Bury My Heart at Wounded Knee

Bury My Heart at Wounded Knee Study Guide

Welcome to the LitCharts study guide on Dee Brown's Bury My Heart at Wounded Knee. Created by the original team behind SparkNotes, LitCharts are the world's best literature guides.

Brief Biography of Dee Brown

Dee Brown was born in Louisiana, but grew up in rural Arkansas. As a child, he befriended a Native American pitcher on his local baseball team. This experience helped to teach Brown that Native Americans weren’t as violent or backward as they were often portrayed as being. Brown later studied at the Arkansas State Teachers College. During the Great Depression, he worked as a librarian for the U.S. Department of Agriculture. In World War Two, he worked as a librarian for the Department of War. In the 1950s, Brown wrote several works of fiction and nonfiction in his spare time, though none was particularly successful. In 1970, however, he published his defining work, Bury My Heart at Wounded Knee. The success of this book allowed Brown and his wife to retire to Little Rock, Arkansas. He died in 2002.
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Historical Context of Bury My Heart at Wounded Knee

There are too many historical events in Bury My Heart At Wounded Knee to name, but some important milestones include Christopher Columbus’s voyage to the Americans in 1492, the end of the Civil War in 1865, and the Wounded Knee Massacre of 1890. These three events tower over Brown’s book, representing, respectively, the beginning of the European colonization of America, the point at which the U.S. government escalated its military aggression against the Native American population, and the symbolic ending of the Native American resistance to white American imperialism. Other notable historical events covered in Brown’s book include the government’s expansion of the railroad system. In large part, the goal of this project was to allow settlers in the eastern United States to colonize the country and harvest its natural resources, including metal, grain, and buffalo. In order to pursue this project, the government sent in the military to evict Native Americans from their own land, and also propagated the ideology of Manifest Destiny, the notion that American citizens have the right or duty to colonize America “from sea to shining sea.” The U.S. government’s expansion provoked a strong backlash from the Native American population, the major episodes of which Brown describes in his book.

Other Books Related to Bury My Heart at Wounded Knee

The most important literary text alluded to in Bury My Heart at Wounded Knee is Stephen Vincent Benet’s 1930 poem “American Names.” This poem concludes with the famous line, “Bury my heart at Wounded Knee.” However, most critics doubt that Benet was alluding to the Wounded Knee Massacre. In general, one could argue, Benet’s poem is an optimistic and even naïve ode to the grandeur of American culture, ignoring the genocide and racism that underlay much of modern American history, which seems to be the opposite of Dee Brown’s project. Another important influence on Dee Brown’s book is Helen Hunt Jackson’s 1881 muckraking classic, A Century of Dishonor. Like Brown, Jackson paints a scathing picture of the United States’ relationship with the Native American population. Brown’s book was published at the time of the Native American Renaissance, a literary period during which Native American authors published many notable works that were acclaimed nationally and internationally. These include N. Scott Momaday’s House Made of Dawn (1969), which won the Pulitzer Prize for Fiction, Leslie Marmon Silko’s novel Ceremony (1977), and the works of the Kiallam poet Duane Niatum. Finally, it’s worth comparing Bury My Heart At Wounded Knee to other works of social history from the 1970s and ‘80s. One of the most notable of these was Howard Zinn’s A People’s History of the United States (1980), which, much like Brown’s book, begins with critical look at the history of the colonization of America by European explorers.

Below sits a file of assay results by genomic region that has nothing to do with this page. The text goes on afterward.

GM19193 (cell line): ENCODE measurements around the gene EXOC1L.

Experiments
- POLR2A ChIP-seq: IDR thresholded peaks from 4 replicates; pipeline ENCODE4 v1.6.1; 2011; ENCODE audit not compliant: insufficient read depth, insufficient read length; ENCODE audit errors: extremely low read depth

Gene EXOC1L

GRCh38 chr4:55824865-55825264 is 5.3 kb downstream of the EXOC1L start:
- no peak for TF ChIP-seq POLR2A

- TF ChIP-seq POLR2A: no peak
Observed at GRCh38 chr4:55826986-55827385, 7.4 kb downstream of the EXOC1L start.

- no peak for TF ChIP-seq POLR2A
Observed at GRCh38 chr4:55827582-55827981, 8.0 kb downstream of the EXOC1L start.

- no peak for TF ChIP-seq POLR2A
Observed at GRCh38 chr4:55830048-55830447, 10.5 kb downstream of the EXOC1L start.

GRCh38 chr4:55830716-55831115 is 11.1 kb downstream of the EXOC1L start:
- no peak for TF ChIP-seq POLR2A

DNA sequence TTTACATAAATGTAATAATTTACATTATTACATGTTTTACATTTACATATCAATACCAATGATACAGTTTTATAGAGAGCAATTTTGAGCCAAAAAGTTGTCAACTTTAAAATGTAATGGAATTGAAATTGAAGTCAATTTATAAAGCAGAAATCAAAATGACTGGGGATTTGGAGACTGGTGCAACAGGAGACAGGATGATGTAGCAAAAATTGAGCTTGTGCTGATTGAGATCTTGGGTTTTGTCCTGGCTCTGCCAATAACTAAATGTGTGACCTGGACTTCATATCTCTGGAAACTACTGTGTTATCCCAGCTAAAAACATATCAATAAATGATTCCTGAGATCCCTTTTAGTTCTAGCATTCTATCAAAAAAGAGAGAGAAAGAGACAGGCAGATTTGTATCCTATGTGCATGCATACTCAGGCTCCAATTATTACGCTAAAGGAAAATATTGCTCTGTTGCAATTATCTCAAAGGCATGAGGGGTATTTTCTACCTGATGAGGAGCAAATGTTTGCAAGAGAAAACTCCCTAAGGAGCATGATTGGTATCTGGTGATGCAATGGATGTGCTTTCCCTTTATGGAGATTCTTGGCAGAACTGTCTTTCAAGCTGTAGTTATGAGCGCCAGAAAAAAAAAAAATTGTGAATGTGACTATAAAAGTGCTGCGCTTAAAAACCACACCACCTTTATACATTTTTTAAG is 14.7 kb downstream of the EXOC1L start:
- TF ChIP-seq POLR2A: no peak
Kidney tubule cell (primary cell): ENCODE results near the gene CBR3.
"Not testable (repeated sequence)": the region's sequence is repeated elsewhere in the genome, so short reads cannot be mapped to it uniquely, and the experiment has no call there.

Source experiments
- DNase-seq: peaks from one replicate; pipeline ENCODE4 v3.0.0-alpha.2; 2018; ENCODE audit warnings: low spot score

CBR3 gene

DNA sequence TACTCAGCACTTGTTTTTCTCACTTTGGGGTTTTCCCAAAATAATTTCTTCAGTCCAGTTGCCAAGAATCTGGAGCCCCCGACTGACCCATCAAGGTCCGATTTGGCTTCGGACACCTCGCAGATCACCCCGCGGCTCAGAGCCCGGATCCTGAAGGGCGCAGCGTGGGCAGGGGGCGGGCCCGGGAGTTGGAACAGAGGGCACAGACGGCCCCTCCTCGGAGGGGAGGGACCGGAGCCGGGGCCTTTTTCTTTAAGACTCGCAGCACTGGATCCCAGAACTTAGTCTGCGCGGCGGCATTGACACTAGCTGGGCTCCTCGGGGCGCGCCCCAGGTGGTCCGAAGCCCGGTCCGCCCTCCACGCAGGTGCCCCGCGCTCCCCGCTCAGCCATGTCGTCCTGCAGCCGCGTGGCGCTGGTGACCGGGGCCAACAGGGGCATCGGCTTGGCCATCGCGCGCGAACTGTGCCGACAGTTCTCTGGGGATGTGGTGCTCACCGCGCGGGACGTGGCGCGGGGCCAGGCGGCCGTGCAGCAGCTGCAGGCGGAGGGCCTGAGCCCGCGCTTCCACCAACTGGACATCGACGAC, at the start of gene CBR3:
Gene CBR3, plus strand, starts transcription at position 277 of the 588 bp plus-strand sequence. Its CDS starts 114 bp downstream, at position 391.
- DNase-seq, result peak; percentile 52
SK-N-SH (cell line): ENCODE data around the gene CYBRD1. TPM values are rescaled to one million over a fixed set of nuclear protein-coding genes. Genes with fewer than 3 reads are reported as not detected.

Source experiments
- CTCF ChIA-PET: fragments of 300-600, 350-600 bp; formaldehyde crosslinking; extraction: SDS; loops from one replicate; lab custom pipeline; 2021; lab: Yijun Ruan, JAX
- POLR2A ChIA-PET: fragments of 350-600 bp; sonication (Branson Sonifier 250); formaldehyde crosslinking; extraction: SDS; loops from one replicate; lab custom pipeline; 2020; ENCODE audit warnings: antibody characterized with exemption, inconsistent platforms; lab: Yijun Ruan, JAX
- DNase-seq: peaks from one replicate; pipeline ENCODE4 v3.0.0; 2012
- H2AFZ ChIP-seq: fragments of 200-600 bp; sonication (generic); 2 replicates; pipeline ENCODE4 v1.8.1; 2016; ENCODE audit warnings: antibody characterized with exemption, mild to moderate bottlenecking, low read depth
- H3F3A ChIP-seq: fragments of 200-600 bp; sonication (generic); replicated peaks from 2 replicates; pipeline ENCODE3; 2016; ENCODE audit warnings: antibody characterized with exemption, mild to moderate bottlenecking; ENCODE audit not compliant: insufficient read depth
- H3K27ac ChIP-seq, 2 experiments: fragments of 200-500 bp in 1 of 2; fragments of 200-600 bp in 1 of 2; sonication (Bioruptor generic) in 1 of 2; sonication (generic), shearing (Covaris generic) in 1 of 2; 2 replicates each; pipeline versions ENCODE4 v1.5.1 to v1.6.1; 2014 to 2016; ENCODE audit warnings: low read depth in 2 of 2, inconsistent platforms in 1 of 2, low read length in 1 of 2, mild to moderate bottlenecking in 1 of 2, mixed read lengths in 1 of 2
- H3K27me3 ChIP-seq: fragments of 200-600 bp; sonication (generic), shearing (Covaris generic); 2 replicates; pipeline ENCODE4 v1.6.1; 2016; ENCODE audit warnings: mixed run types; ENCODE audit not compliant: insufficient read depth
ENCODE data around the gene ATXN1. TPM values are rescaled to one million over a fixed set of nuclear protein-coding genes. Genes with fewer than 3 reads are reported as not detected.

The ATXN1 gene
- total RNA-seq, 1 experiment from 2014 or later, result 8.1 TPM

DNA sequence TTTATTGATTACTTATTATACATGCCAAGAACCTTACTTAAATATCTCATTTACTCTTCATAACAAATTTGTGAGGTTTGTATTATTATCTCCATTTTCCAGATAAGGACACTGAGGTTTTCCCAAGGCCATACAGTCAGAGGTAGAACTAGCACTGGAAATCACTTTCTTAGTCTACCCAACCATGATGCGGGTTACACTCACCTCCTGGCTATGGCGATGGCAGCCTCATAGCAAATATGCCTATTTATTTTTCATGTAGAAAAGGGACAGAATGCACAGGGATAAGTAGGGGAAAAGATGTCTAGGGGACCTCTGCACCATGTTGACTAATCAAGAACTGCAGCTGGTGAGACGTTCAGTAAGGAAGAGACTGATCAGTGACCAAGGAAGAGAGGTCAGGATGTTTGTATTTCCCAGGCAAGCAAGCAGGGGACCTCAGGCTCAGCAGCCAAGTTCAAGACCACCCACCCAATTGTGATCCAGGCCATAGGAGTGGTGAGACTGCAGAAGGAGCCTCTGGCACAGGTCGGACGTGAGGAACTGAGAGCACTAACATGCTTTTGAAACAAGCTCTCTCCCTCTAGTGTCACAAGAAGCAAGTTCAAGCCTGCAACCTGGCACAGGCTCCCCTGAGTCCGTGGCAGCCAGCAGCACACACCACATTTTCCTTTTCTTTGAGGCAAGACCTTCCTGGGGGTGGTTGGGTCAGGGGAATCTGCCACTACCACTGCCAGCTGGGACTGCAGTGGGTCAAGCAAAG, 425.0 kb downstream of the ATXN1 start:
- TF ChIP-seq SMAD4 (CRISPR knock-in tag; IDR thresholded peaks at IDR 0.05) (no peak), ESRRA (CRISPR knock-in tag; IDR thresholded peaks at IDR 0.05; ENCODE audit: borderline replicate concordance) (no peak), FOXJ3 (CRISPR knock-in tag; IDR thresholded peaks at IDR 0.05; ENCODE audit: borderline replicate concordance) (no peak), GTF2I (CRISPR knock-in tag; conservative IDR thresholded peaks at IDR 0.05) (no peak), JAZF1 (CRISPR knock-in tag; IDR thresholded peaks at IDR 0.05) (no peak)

Key Facts about Bury My Heart at Wounded Knee
  • Full Title: Bury My Heart at Wounded Knee: An Indian History of the American West
  • When Written: 1967-1970
  • Where Written: Arkansas
  • When Published: Fall 1970
  • Literary Period: Native American Renaissance, Social History
  • Genre: nonfiction, history
  • Setting: Western United States, 1850s-1890s
  • Climax: The Wounded Knee massacre
  • Antagonist: The U.S. government, white settlers
  • Point of View: third person omniscient

Extra Credit for Bury My Heart at Wounded Knee

A high compliment? It’s telling that when Bury My Heart at Wounded Knee was first published, many readers assumed that Dee Brow was himself a Native American. They seemingly couldn’t believe that a white American would be capable of writing such an emotional, sympathetic portrait of Native American history.

A prolific author. Dee Brown is remembered for one book, but he wrote dozens. He penned a blistering satire of New Deal America, a history of the Union Pacific Railroad, multiple Civil War adventure novels, and a fictionalized life of Davy Crockett. His personal favorite of his own books was The Year of the Century, a study of the state of America in 1867.